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History, Remembrance and Religious Education

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Edited By Stephen G. Parker, Rob Freathy and Leslie J. Francis

How should the Holocaust be taught in schools, and to what end? What role should religious education play in recounting and remembering this human catastrophe? How has the nature and purpose of religious education changed and developed over time? What contribution should religious education make to identity formation, particularly regarding the role of memory, heritage and tradition? The scholarly reflections in this volume, drawing upon historical, theoretical and empirical perspectives, provide insights into past, present and potential future developments in religious and values education in a range of national contexts, including Germany, Israel, Norway, Canada and South Africa. The chapters fall under three headings: fostering a culture of remembrance; historical perspectives on religious education; and history, tradition, memory and identity. Together they form a unique collection of international perspectives upon these interlocking themes.
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16 Hifz and Huffaz Within the Islamic Tradition: Religious, Cultural and Educational Considerations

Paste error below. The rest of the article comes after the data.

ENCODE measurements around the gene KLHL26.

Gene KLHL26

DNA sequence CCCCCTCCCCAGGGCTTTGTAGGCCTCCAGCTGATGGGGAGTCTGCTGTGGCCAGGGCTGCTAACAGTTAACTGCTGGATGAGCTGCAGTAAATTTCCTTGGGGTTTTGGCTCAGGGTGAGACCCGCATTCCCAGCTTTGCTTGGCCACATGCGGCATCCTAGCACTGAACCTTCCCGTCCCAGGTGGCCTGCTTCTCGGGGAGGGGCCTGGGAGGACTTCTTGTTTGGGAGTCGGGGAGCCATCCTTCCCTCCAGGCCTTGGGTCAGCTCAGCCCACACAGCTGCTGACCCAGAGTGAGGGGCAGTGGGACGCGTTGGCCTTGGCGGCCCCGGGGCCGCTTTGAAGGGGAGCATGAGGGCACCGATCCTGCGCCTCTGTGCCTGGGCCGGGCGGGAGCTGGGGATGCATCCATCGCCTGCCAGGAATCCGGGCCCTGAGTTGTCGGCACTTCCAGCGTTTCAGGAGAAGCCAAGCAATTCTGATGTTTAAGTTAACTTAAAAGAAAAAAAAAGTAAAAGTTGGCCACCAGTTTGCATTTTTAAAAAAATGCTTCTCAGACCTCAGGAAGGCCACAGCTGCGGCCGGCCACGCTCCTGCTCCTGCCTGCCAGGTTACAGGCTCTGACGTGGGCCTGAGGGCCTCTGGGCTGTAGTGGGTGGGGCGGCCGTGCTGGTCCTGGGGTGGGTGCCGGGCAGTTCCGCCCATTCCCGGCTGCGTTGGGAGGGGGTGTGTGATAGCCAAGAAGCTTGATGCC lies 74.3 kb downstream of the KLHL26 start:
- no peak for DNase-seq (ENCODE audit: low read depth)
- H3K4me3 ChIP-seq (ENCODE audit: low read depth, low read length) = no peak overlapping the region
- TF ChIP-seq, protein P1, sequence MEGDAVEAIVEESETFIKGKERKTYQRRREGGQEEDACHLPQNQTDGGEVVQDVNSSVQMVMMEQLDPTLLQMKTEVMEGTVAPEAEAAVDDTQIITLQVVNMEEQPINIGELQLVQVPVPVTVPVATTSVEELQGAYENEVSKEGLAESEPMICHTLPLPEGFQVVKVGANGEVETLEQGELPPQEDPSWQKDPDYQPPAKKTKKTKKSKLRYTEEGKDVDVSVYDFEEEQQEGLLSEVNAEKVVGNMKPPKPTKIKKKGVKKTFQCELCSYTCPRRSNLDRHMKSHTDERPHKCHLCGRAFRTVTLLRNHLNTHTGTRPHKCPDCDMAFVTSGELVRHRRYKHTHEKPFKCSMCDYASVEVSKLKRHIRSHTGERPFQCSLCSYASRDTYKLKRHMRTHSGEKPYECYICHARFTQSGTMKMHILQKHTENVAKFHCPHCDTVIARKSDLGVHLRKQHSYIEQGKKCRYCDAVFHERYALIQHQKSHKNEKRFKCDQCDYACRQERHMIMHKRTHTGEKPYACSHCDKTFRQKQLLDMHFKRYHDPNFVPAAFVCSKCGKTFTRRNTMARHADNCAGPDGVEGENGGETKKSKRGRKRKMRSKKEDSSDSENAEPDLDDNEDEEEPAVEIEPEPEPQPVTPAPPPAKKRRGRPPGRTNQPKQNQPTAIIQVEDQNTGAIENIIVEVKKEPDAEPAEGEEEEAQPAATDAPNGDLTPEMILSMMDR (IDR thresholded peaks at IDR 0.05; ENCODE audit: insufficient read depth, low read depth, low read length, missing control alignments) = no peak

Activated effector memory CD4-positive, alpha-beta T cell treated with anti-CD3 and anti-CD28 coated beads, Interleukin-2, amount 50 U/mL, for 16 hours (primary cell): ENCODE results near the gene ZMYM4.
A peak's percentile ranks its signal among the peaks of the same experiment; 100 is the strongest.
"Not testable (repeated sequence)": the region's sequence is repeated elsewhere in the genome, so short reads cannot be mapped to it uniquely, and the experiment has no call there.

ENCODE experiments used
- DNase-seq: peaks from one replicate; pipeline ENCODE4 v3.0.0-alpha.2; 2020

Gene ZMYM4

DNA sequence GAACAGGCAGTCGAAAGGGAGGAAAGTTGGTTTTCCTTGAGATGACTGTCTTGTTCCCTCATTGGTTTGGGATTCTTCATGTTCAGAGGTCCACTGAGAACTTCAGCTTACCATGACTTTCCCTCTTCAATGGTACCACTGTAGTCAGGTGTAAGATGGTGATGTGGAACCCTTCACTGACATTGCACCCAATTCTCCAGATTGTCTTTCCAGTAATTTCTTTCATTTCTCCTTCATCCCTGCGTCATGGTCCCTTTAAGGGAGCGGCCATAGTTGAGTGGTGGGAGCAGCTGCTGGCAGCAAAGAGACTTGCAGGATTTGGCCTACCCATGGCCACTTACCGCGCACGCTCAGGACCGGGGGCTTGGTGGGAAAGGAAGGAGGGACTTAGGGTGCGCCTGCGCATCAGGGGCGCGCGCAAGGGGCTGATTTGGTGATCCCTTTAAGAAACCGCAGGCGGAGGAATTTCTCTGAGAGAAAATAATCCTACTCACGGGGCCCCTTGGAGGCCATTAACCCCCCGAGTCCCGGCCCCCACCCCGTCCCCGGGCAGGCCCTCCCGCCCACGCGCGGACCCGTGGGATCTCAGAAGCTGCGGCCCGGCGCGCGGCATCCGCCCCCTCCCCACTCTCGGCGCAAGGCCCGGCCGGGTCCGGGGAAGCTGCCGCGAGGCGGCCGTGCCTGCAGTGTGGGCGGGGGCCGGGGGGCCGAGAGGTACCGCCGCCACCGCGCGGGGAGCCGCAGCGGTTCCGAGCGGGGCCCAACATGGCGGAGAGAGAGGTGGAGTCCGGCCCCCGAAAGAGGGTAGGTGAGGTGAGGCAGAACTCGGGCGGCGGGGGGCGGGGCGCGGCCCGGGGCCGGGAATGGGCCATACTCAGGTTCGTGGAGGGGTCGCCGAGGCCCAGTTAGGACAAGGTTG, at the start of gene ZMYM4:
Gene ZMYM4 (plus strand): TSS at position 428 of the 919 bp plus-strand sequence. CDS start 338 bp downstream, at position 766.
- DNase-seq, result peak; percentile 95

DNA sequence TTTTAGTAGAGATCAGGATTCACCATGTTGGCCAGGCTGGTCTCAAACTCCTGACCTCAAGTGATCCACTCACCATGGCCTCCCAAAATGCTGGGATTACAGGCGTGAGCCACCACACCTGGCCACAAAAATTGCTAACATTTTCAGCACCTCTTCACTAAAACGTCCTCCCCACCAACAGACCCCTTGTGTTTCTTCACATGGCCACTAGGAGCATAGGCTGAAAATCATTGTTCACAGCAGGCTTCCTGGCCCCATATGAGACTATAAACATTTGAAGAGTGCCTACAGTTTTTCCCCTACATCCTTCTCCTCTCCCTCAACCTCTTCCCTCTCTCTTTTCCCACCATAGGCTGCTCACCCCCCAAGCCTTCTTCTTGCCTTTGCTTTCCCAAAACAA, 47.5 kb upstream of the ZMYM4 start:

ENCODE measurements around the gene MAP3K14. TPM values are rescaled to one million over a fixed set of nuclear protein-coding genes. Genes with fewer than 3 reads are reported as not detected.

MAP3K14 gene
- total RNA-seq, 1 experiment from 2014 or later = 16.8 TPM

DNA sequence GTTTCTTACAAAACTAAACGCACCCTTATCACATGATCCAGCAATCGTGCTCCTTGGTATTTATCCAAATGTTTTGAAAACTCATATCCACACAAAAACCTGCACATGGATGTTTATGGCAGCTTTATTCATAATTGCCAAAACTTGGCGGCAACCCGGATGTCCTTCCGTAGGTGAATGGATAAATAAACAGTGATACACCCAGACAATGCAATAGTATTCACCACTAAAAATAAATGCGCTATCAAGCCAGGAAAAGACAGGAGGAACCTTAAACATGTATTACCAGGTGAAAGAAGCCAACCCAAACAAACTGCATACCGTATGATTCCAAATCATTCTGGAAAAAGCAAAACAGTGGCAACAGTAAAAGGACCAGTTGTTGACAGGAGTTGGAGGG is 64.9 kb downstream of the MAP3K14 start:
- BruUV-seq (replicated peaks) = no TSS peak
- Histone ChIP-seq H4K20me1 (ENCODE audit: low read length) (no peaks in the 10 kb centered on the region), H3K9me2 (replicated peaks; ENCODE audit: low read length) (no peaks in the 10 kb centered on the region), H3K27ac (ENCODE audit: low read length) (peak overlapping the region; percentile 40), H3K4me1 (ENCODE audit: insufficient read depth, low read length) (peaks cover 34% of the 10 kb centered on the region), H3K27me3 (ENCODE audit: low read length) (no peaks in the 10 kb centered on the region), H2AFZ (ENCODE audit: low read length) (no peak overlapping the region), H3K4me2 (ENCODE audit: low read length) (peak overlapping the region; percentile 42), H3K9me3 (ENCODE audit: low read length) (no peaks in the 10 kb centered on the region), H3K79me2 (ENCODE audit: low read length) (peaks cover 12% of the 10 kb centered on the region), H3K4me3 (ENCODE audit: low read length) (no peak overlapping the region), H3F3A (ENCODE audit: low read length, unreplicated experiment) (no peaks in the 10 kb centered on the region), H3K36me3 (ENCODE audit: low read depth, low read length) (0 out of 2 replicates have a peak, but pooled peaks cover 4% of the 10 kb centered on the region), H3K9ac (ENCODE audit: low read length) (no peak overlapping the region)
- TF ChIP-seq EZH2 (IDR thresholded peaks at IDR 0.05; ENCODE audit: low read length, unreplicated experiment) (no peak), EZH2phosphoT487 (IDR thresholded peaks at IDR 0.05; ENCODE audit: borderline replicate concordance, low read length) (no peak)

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Within the traditional Muslim community, huffaz – those people who have committed the whole of the Arabic Qur’ān to memory through a process known as hifz – are highly esteemed. Non-Muslims generally, however, know little about either the hifz process or the lives and experiences of huffaz, whether male (hafiz) or female (hafiza). Drawing from his own ethnographic fieldwork within a boys’ hifz class and then, later, amongst a group of contemporary huffaz living in Britain, the author explains the origins and significance of Qur’ānic memorization and recitation within Islam before outlining key elements of the hifz process itself. He then outlines the impact of becoming a hafiz/hafiza on the life of a Muslim, including social demands and expectations. In order to place the above in a wider context, the author highlights how an understanding of hifz highlights some key elements of Muslim tradition, notably the aural and oral nature of the Qur’ān and the role and nature of transmission within Islamic culture. Given the often negative stance taken toward memorization in contemporary western culture, the chapter ends with a consideration of the nature and significance of memorization as a mode of learning both within Islam and the wider non-Muslim community. ← 341 | 342 →

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